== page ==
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Selected news articles which highlight important policy issues.

News: Weekly Archives

News for the week of 08-30-2006

FDA Warns Consumers Not to Buy or Use Prescription Drugs
FDA News, 8-30-06

Editor's Notes:

The Food and Drug Administration issued a press release this week warning consumers to avoid websites that offered drugs from Mediplan Prescription Plus Pharmacy or Mediplan Global Health, both Canadian firms.

The FDA took this step after reports that counterfeit drugs had been sold by these companies to American consumers.

FDA recommends that consumers who have purchased drugs from these websites not use the products because they may be unsafe. Laboratory analyses are underway for intercepted product that was destined for the U.S. market. Preliminary laboratory results to date have found counterfeits of the following drug products from these websites: Lipitor, Diovan, Actonel, Nexium, Hyzaar, Ezetrol (known as Zetia in the United States), Crestor, Celebrex, Arimidex, and Propecia. All of these medications require a prescription from a licensed health care provider to be legally dispensed.

As a general matter, FDA advises consumers to use caution when buying medical products online. Although a website may appear reputable and similar to legitimate retail pharmacy websites, many actually operate from outside the U.S. and provide unapproved drugs from unreliable sources.

For example, in August of 2005, FDA conducted an operation at New York, Miami, and Los Angeles airports which found that nearly half of the imported drugs FDA intercepted from four selected countries were shipped to fill orders that consumers believed they were placing with "Canadian pharmacies." Of the drugs being promoted as "Canadian," based on accompanying documentation, 85 percent actually came from 27 other countries around the globe. A number of these products also were found to be counterfeit. These results demonstrated that some Internet sites that claimed to be "Canadian" were, in fact, selling drugs of dubious origin, safety and efficacy.

Consumers should remember that it is challenging enough for U.S. regulators to monitor and protect the domestic drug supply chain. The global market for prescription drugs—drugs that are sold and then resold to various retailers and wholesalers in dozens of different countries—is much more vulnerable to fraud. Let the buyer beware.

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Some patients back on Celebrex
USA Today, 8-30-06

Editor's Notes:

Cox&150;2 inhibitors like Vioxx and Celebrex were designed to offer patients who suffered serious stomach bleeding from the use of conventional painkillers a safer alternative. However, the discovery of cardiovascular risks associated with Vioxx and its withdrawal from the market in 2004 seemed to cast a pall over the entire class of Cox&150;2 drugs. That pall may be lifting with the resurgence of Celebrex, the only Cox&150;2 drug available to American patients.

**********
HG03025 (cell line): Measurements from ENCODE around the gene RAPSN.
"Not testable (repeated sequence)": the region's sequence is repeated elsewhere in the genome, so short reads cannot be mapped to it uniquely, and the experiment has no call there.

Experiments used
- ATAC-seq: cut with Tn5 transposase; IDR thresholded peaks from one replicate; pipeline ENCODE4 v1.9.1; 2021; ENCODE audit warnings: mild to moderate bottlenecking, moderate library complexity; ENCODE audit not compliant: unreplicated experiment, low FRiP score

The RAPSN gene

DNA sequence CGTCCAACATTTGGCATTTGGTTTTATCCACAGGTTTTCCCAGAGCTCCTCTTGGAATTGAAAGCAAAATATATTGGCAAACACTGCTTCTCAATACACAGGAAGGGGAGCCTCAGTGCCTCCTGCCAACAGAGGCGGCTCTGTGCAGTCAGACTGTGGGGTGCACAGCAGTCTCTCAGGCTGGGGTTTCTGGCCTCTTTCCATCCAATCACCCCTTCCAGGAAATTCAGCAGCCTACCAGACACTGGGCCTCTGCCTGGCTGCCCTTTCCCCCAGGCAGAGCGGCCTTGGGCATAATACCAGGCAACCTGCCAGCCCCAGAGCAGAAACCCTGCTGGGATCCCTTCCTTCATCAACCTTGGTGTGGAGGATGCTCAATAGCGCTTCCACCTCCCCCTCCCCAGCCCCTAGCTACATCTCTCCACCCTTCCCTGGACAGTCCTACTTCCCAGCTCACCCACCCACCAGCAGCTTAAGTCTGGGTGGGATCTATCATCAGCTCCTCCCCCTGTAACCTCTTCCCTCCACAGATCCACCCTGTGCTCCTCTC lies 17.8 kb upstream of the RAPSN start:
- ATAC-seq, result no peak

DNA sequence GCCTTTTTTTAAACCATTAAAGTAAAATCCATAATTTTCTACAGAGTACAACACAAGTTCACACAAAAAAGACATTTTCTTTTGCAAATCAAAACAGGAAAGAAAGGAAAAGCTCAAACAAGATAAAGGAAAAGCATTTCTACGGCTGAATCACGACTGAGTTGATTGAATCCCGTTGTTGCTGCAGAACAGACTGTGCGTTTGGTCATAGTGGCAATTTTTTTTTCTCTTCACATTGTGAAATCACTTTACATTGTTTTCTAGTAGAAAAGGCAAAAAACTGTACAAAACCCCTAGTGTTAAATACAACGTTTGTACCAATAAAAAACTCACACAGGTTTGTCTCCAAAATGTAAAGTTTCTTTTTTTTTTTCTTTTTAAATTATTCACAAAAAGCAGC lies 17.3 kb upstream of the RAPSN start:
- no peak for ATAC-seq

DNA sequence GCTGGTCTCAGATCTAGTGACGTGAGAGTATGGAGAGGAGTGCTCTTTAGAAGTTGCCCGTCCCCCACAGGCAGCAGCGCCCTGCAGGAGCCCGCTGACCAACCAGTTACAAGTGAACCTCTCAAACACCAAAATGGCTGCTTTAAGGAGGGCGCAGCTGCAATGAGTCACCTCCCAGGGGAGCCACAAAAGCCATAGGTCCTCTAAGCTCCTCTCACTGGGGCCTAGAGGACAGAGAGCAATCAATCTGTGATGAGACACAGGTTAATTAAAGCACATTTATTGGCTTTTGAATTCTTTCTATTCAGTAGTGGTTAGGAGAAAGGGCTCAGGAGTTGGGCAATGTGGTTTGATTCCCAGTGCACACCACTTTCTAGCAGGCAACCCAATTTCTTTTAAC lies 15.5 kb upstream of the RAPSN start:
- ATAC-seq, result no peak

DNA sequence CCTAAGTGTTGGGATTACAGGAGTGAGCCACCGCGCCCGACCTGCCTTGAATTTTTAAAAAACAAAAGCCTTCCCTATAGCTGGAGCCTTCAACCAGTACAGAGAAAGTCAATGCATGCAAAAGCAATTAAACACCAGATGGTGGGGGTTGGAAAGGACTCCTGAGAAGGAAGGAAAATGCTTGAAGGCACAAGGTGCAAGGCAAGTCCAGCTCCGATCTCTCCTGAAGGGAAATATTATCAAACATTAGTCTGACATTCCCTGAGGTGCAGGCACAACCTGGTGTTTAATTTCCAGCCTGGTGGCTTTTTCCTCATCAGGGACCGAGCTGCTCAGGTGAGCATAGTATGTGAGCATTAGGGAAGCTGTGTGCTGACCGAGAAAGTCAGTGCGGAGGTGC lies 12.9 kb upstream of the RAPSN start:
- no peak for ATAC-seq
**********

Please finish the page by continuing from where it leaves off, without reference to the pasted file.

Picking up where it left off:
Two years after safety concerns bloodied and bruised the arthritis painkiller market, Pfizer's Celebrex is making a comeback.

Annual sales are expected to top $2 billion this year after falling to $1.7 billion last year. Sales were at $3.3 billion in 2004.

In its most recent quarterly report, Pfizer (PFE) boasted of Celebrex's 17% year&150;over&150;year revenue growth, and the company earlier this year restarted consumer advertising for the drug.

That's a far different scenario than faced by Celebrex's former chief rival, Vioxx, a Merck (MRK) product. Vioxx was taken off the market in September 2004 after studies showed increased heart attack and stroke risk in some users. Merck faces 14,000 lawsuits and billions of dollars in potential damages.

Whether Celebrex will regain its former heft is another matter. The drug now carries a boxed warning, the strongest kind, about cardiovascular and stomach risks. And doctors are prescribing it less often.

"The drug has been right&150;sized," says Stephen Paget, chief of rheumatology for the Hospital for Special Surgery in New York City. "It's been pulled back to an optimal group of patients. . . who need it and who can tolerate it."

The process of "right-sizing" drugs like Celebrex isn't helped by the U.S.'s reliance on third&150;party insurers, who basically prepay consumer's use of pricey new technologies, even when they don't need them. Perhaps the most important lesson to be learned from Vioxx is that this creates a moral hazard both for companies and consumers.

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Cancer breakthrough reported